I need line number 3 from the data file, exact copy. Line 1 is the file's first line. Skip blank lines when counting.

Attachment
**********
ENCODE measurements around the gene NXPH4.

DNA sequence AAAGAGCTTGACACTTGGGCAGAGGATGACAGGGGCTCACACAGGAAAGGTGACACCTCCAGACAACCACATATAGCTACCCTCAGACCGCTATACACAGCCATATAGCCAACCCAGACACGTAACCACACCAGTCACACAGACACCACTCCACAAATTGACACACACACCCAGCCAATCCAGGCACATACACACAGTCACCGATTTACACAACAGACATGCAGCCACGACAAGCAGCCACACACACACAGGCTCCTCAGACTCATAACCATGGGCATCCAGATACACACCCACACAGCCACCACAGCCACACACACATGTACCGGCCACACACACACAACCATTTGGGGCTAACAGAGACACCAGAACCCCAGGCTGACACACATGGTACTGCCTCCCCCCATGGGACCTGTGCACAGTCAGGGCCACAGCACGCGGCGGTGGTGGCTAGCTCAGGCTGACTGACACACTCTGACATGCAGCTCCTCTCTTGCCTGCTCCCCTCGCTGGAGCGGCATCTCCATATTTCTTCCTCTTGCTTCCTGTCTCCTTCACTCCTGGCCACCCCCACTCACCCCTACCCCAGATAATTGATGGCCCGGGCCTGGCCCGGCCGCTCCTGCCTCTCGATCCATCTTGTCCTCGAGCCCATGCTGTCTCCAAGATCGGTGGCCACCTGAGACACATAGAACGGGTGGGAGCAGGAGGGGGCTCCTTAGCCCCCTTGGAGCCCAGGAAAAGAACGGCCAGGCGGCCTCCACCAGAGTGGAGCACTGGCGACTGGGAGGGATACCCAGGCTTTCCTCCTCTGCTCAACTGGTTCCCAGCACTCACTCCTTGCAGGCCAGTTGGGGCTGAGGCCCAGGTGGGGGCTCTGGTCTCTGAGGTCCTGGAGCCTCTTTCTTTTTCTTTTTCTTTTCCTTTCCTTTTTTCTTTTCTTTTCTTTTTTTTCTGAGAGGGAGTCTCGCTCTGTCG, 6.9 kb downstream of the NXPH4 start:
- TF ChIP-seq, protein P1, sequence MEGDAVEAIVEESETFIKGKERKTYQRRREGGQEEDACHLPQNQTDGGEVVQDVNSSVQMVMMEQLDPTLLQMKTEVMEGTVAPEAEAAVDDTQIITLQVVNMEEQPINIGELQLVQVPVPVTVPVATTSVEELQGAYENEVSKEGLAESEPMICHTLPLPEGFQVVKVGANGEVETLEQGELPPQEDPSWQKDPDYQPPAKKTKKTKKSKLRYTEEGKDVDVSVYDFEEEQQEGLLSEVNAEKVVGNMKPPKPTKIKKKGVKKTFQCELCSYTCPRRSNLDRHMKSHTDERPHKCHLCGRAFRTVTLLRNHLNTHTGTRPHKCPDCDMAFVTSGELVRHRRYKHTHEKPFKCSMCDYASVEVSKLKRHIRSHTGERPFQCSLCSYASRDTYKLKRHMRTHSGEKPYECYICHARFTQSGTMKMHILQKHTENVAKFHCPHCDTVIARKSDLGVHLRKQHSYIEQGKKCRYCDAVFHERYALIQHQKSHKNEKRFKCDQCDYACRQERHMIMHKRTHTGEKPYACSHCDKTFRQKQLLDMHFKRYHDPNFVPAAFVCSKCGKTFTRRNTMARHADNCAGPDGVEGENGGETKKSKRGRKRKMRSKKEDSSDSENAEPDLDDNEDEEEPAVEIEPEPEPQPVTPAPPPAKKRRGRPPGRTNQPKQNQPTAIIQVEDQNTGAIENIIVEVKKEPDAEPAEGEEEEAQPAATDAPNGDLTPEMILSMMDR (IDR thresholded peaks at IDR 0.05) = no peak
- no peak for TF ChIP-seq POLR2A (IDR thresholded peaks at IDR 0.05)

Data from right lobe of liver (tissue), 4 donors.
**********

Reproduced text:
- TF ChIP-seq, protein P1, sequence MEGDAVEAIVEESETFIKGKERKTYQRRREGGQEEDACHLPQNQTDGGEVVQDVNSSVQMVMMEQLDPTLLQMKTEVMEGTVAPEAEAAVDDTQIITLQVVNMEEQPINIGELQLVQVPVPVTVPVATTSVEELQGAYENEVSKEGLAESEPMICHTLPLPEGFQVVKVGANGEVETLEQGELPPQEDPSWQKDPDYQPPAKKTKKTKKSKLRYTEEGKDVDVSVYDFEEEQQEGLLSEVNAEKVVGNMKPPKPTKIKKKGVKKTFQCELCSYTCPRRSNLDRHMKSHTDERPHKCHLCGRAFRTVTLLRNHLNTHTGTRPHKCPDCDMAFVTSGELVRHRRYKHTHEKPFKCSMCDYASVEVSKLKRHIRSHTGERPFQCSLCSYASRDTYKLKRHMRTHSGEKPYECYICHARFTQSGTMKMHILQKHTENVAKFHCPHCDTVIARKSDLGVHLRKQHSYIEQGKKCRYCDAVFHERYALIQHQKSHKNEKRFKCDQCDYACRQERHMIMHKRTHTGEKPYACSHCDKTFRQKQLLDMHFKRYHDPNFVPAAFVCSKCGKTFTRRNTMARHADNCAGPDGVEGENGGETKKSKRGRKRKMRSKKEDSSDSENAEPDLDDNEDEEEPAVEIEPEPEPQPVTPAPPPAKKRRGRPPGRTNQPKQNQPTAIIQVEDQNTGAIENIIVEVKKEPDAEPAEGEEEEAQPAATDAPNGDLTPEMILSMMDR (IDR thresholded peaks at IDR 0.05) = no peak